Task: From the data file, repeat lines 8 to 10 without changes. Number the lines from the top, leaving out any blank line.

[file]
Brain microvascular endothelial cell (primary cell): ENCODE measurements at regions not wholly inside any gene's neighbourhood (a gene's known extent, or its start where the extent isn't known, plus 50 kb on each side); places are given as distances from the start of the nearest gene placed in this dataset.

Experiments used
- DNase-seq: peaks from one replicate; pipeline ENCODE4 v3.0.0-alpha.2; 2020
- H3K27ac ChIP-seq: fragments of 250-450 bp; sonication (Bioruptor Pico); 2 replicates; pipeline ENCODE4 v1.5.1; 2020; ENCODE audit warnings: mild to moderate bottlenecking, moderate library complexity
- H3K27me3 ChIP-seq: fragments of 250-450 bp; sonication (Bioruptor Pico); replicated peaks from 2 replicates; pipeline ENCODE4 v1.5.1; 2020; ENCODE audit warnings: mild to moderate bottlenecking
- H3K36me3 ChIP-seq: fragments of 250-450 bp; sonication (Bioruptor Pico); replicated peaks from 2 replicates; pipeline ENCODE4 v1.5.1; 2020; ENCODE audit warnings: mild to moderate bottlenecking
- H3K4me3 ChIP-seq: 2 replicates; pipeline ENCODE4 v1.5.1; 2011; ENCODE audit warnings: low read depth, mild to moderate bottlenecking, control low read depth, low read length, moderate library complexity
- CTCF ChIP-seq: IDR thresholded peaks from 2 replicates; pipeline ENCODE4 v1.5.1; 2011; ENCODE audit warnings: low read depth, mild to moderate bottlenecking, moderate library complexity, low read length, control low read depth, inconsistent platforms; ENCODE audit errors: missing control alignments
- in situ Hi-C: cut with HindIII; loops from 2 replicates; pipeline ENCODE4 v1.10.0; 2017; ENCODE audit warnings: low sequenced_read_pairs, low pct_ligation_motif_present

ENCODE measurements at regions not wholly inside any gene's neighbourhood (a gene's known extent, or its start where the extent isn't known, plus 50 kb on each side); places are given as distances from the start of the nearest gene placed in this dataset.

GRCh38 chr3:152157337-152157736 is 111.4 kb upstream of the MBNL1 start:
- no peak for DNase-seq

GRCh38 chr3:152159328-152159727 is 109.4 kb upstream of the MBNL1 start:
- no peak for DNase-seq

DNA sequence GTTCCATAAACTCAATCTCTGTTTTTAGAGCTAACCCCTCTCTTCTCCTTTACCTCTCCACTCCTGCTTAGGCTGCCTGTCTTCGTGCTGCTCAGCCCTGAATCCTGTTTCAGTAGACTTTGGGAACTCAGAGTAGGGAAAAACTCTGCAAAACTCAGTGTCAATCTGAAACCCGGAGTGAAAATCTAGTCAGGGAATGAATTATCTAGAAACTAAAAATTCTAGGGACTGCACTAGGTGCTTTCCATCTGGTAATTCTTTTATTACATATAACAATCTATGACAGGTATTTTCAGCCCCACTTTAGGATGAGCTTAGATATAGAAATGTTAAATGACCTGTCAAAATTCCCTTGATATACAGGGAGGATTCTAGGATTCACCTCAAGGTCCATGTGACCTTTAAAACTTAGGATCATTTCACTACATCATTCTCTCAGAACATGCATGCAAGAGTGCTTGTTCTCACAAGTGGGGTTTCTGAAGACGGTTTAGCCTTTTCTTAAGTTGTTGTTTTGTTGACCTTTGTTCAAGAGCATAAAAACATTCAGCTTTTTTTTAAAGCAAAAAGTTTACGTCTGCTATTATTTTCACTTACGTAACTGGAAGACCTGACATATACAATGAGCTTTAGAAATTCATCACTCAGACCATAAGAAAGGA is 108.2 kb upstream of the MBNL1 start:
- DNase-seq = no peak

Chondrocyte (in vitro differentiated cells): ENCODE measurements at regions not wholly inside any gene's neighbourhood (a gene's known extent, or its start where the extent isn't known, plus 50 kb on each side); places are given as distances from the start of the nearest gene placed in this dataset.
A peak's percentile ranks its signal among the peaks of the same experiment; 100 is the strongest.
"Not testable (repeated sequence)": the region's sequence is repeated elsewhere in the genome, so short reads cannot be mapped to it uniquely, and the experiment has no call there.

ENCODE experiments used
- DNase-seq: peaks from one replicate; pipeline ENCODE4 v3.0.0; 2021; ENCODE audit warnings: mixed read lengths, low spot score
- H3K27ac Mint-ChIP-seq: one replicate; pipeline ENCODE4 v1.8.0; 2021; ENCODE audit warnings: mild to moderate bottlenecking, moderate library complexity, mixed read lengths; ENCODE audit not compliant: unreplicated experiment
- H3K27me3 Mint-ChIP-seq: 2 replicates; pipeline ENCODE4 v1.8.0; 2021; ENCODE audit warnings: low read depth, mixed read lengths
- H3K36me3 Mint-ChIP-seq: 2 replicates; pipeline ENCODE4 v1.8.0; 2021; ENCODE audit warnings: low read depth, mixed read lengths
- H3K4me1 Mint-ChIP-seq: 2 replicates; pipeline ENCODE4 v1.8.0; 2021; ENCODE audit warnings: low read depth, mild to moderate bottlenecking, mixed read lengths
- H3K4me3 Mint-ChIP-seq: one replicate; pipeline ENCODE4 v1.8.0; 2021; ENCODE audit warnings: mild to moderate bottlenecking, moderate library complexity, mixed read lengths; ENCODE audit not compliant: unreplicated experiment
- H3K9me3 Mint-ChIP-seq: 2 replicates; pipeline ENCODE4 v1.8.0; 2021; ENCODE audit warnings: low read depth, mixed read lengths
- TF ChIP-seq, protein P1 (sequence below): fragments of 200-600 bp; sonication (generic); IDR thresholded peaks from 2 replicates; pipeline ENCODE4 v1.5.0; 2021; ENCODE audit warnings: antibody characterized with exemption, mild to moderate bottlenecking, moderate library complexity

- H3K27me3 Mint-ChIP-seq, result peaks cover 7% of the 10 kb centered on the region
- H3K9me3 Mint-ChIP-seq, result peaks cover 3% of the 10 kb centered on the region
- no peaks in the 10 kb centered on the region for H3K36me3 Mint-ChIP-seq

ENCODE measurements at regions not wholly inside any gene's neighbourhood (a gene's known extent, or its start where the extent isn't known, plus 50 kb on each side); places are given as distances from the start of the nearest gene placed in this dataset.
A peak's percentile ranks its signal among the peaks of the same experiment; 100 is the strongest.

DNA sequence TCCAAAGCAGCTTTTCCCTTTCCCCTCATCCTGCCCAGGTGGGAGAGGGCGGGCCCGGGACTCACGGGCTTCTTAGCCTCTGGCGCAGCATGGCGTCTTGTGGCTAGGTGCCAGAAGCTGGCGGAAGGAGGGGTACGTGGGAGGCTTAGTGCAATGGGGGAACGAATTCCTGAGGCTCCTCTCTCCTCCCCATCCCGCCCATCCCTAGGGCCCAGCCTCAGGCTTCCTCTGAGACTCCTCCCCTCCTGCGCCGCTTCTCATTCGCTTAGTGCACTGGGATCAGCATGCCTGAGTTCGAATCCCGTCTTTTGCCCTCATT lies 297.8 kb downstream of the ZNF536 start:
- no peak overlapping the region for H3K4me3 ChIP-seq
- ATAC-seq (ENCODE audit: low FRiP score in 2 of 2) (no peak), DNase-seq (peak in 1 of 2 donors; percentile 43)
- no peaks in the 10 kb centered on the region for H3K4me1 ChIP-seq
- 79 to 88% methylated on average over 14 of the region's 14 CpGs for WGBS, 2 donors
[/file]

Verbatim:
- CTCF ChIP-seq: IDR thresholded peaks from 2 replicates; pipeline ENCODE4 v1.5.1; 2011; ENCODE audit warnings: low read depth, mild to moderate bottlenecking, moderate library complexity, low read length, control low read depth, inconsistent platforms; ENCODE audit errors: missing control alignments
- in situ Hi-C: cut with HindIII; loops from 2 replicates; pipeline ENCODE4 v1.10.0; 2017; ENCODE audit warnings: low sequenced_read_pairs, low pct_ligation_motif_present

ENCODE measurements at regions not wholly inside any gene's neighbourhood (a gene's known extent, or its start where the extent isn't known, plus 50 kb on each side); places are given as distances from the start of the nearest gene placed in this dataset.